Transparency was the key discussion point at last week’s Sustainable Seafood Symposium hosted by Seafood Legacy in Tokyo with more than 1,000 attendees, where Planet Tracker spoke on two panels.
In revising its Fisheries Act in 2018 for the first time since 1949, the Government of Japan introduced scientific baselines for most commercial fishing species while opening doors for private sector investment enabled by a $2 billion increase in public spending to support this transition towards scientific management of domestic fisheries.
The Japanese domestic wild-catch seafood industry is now required to comply with the Act by transparently reporting where it fishes, what it fishes and how those fisheries are sustainably managed. The Act now states “ensure sustainable use of marine resources”.
With 41 publicly traded companies worth $134 billion in the fisheries sector in Japan, the Japanese seafood industry is the 6th largest source of international trade for Japan, right behind electronics. Overall, the Japanese seafood industry accounts for 2% of Japan’s exports and imports respectively, making the seafood industry critical to supporting the country’s GDP growth, macroeconomic stability and sovereign health.
For example, as shown below, Japan’s wild-catch fish volumes have declined 74% from 12.8 million tonnes in 1985 to 3.3 million tonnes in 2017.
The Fisheries Act enables investors and lenders, with their $134 billion investment in the industry, to ask for seafood sourcing information such as cash flow from operations, sources of revenue and costs of goods sold from the 41 companies they finance. As shown below, compliance with the Act means that, if companies have direct or indirect ownership exposure, they need to disclose the scientific baselines for the fisheries they work, their total allowable catch based on a maximum sustainable yield model and their individual tradeable quotas.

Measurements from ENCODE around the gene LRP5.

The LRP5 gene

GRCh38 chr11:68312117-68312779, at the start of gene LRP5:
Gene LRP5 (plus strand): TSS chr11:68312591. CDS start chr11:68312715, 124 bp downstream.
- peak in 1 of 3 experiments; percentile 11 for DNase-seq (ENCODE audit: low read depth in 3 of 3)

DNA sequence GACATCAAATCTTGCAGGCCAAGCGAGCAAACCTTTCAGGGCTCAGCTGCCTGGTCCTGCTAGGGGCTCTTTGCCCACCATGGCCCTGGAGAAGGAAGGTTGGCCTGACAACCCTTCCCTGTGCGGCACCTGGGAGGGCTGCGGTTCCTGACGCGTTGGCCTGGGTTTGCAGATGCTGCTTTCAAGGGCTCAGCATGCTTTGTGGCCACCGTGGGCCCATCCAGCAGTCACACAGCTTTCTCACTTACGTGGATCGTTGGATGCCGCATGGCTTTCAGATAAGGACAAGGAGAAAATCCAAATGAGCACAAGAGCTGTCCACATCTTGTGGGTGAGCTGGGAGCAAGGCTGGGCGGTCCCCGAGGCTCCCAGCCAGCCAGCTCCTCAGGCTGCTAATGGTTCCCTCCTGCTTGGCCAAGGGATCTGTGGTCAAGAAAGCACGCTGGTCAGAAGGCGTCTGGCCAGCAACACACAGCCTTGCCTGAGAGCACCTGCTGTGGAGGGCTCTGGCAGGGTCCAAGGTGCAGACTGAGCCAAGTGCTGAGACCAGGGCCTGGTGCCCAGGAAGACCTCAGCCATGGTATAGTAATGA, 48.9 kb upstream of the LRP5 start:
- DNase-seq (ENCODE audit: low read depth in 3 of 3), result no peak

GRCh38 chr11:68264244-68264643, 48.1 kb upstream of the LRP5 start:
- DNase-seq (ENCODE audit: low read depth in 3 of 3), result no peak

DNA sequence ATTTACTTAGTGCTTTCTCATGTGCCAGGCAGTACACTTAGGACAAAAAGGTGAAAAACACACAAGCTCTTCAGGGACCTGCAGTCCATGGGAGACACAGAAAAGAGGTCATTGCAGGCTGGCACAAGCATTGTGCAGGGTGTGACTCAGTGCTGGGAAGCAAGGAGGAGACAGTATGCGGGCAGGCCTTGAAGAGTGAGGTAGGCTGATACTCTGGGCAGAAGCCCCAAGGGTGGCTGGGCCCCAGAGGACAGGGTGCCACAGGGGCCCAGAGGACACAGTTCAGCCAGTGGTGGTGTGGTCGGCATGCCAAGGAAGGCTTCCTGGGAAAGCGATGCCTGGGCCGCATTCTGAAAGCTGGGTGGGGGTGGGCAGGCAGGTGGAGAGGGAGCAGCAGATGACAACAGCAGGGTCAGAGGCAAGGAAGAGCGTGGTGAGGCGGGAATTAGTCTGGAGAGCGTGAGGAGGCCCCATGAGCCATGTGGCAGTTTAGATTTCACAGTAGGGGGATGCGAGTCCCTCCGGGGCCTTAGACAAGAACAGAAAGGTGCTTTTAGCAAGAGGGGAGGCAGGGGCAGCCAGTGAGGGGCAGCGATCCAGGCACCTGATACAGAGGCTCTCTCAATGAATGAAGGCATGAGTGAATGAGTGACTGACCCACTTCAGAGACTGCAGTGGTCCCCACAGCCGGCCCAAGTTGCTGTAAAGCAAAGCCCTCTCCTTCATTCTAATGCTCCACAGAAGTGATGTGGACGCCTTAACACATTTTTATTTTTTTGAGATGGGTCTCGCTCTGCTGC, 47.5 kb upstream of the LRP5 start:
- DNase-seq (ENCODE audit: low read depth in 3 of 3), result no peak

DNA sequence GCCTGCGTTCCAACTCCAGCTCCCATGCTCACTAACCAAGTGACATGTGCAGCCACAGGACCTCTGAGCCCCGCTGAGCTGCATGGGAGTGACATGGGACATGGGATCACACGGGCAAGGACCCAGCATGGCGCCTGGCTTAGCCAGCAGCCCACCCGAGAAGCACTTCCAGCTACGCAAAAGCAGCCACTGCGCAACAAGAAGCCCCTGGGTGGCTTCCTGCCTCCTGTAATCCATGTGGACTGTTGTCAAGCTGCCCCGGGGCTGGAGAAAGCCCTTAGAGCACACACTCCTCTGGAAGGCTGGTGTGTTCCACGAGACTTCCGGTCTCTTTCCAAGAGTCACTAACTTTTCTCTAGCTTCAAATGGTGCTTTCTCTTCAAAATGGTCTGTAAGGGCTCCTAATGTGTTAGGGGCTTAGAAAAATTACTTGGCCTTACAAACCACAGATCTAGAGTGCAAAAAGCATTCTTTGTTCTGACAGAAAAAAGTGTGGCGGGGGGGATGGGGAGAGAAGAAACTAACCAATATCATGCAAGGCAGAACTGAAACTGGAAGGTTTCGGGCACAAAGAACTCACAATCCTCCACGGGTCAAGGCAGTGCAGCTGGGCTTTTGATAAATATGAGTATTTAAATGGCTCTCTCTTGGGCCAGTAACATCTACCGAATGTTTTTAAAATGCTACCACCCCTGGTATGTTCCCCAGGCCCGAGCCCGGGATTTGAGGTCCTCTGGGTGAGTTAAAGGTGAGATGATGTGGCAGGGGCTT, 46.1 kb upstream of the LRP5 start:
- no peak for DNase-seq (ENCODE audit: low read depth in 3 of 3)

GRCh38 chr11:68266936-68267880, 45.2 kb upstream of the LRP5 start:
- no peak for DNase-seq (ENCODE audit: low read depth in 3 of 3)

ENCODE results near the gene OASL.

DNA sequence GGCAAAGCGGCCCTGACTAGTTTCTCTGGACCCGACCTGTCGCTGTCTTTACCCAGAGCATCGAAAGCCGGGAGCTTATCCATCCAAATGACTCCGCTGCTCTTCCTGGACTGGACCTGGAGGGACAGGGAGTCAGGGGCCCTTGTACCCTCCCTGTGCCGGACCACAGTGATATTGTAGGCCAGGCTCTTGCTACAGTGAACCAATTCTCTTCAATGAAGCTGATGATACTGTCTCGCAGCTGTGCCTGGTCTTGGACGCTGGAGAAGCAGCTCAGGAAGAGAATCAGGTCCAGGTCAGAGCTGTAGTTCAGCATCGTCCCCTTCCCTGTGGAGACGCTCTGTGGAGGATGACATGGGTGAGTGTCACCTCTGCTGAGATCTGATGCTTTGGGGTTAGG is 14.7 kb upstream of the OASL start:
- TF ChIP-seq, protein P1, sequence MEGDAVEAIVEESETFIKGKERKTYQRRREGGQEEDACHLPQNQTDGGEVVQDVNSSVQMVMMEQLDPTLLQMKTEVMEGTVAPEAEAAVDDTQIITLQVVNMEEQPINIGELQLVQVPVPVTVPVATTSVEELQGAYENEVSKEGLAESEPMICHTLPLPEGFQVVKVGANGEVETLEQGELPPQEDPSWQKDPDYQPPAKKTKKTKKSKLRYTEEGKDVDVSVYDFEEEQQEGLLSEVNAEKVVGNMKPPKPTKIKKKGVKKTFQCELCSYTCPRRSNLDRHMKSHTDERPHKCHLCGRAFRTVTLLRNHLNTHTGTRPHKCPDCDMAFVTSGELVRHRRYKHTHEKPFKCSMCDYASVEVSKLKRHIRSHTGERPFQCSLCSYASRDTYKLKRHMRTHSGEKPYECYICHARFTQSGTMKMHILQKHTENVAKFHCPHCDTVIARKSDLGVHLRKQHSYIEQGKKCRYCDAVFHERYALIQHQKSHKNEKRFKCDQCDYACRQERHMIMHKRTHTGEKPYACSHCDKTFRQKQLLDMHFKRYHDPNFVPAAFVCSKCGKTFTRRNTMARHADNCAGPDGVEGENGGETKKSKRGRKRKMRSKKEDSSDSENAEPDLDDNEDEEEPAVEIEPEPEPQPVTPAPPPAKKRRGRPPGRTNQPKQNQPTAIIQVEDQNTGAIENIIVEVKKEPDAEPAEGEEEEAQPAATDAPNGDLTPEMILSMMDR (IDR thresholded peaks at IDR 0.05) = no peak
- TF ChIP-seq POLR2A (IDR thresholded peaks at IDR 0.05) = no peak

This transparency is key for lenders in the sector as it informs loan covenants. It also helps asset owners and asset managers choose how to invest in the sector, whether through integrating this financial information into models, or informing positive or negative screening of the 41 companies in the sector.
The revised Act is good for Japanese business and its critical contribution to the Japanese economy. As Japanese investors scale back their investments in coal and address investments in palm oil, they are also beginning to assess their exposure to declining seafood stocks and their responsibility to invest in companies that manage their operations by applying scientific principles.
Given this, the Act enables transparency making it easier for investors to align their capital with companies who are managing their resources responsibly. This transparency will support the reversal of decades of declining domestic fish stocks by applying scientific principles to most commercial fisheries. Finally, financial transparency is key for the Japanese seafood industry to remain competitive and maintain its role as a global leader in industry.